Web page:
Wednesday, November 25, 2009

The Metropolitan Opera in HD

The Met is offering an attractive schedule of its productions via satellite to viewers at remote locations around the globe. These live offerings supplement the Met's radio broadcasts, which have been a mainstay of the Met's outreach for over 60 years. The Met insists on venues having appropriate receiving equipment, both video and audio, to receive its HD transmissions. For many viewers who cannot or do not attend live opera performances on-stage (either at the Met or elsewhere), these HD broadcasts are an attractive, relatively low-cost opportunity to see opera as presented by one of the world's great opera companies.

For opera lovers who attend live opera in the opera house more frequently than occasionally, however, the Met's HD broadcasts may have only limited appeal. Even at a lovely venue like the restored Paramount Theater here in Charlottesville, the sense of occasion that attends a live performance in the house is largely lacking. The big screen presentation has much more the feel of a film screening than a live performance in the opera house.

At a massive house like the Met in particular, the sense of distance that is an integral part of the opera experience is compressed by HD. Instead, the direction of the Met's HD broadcasts is much more intimate, with almost claustrophobic obsession with close-ups of the principals. Opera is melodramatic and scaled to be presented at a distance on a large stage. The intimacy that is key to the film experience is alien to the theater-goer's experience in the opera house. Even on a big screen and in HD, the action feels much more in the nature of a televised production on PBS. Especially in a production as large-scaled as Zeffirelli's Turandot at the Met, the intimacy of the obsessive close-ups is jarring.

Opera singers can be, but usually are not, as physically attractive as film or television actors. The physical appearance of opera singers is (or certainly should be) subordinate to their skills as artists. When exposed as the principal singers are at a Met HD broadcast, their physical appeal (or lack of appeal) can detract from the artistic experience. This limitation is no limitation at all for Renee Fleming, for example, but it may have played a part in Deborah Voigt's decision to have weight-reduction surgery, perhaps at the risk of her career (which happily did not occur).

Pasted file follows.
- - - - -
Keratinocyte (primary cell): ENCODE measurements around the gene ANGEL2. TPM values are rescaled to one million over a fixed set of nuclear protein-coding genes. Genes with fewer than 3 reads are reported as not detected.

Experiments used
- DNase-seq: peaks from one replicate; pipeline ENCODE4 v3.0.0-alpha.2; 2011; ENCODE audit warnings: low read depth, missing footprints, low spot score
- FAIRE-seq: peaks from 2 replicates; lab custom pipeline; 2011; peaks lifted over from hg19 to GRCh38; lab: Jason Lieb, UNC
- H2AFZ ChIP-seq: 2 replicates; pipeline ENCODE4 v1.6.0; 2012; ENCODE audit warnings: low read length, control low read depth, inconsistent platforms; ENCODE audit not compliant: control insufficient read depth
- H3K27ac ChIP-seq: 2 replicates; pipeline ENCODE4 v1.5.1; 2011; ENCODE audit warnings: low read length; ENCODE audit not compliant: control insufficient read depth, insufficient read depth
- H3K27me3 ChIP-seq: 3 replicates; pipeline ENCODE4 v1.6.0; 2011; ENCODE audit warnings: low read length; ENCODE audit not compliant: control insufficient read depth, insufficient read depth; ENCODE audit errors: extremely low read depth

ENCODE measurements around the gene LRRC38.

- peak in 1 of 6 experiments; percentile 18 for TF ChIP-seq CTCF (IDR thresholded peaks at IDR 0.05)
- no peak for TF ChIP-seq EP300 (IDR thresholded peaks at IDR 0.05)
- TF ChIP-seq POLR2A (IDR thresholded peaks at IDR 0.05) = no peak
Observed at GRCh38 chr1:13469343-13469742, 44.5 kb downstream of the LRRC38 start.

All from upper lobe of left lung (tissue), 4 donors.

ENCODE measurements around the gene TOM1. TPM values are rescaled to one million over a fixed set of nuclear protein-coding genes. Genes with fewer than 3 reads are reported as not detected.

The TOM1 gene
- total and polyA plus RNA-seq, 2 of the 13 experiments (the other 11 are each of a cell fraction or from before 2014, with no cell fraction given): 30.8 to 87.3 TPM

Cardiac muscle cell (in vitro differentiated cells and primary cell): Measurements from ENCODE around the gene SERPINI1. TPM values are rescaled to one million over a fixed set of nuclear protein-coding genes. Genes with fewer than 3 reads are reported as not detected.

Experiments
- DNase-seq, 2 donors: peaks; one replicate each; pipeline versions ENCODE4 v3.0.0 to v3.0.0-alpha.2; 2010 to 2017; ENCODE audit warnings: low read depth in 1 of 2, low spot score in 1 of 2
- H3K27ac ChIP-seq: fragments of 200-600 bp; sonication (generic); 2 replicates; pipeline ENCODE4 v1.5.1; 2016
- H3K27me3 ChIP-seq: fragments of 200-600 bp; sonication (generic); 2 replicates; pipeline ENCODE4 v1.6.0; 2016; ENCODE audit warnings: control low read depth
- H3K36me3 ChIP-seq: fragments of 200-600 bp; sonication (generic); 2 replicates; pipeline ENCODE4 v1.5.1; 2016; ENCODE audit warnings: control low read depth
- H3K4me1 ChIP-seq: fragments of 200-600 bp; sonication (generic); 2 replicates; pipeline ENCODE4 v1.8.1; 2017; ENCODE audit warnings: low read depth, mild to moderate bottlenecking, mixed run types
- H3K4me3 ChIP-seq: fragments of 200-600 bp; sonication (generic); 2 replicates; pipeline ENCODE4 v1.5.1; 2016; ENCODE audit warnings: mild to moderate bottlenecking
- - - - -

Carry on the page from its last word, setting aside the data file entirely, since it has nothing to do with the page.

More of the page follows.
Film is literal and explicit, characteristics that makes it unappealing to this writer. The imagination of the viewer plays only a small role in the film-goer's experience. The director's choices (be they well-considered or mere conceits) define the film. Stage directors, especially in today's opera world, also define the visual aspects of the production, but it can only be done (fortunately in most cases) at a distance. In the opera house the viewer can, but need not, watch the principals at all times. The distance to the stage is so great, and the scale of the production is so vast that there are virtually unlimited visual choices available to the viewer. In HD, the choice of a single visual presentation is made entirely by the director.

The Met HD broadcasts are in "high definition." By its very nature, the exceptionally, even artificially sharp visual definition of HD is distracting. Sonically, the broadcasts feature the worst of digital sound reproduction. The sound is compressed at the source to accommodate the bandwidth required for transmission, then expanded at the venue for presentation. The auditory experience bears little relationship to what is heard in the opera house. Even assuming acoustic correction to mimic the cavernous acoustics of the Met's Lincoln Center auditorium, the balance between orchestra and stage is grossly distorted to emphasize the latter. Furthermore, the acoustics of any live theater vary from section to section. The Met's HD broadcasts sound equally bad everywhere. Digital sound reproduction has the virtue of clarity, but at the expense of warmth and realism. Surround sound in HD sounds much more like the multiplex than the Met's auditorium.

So, bravo to the Met for making its productions available to thousands of opera fans around the world. Surely the HD experience will be improved. But I was only able to last through two acts of a so-so Turandot recently, finally yielding to boredom. I love opera and have seen hundreds of performances over the years. This is one of the few that was so uninvolving that it was not worth a whole evening's investment. If I had been in the audience at the Met, however, surely I would have found much to enjoy. But by all means, try the Met's HD broadcasts for yourself.

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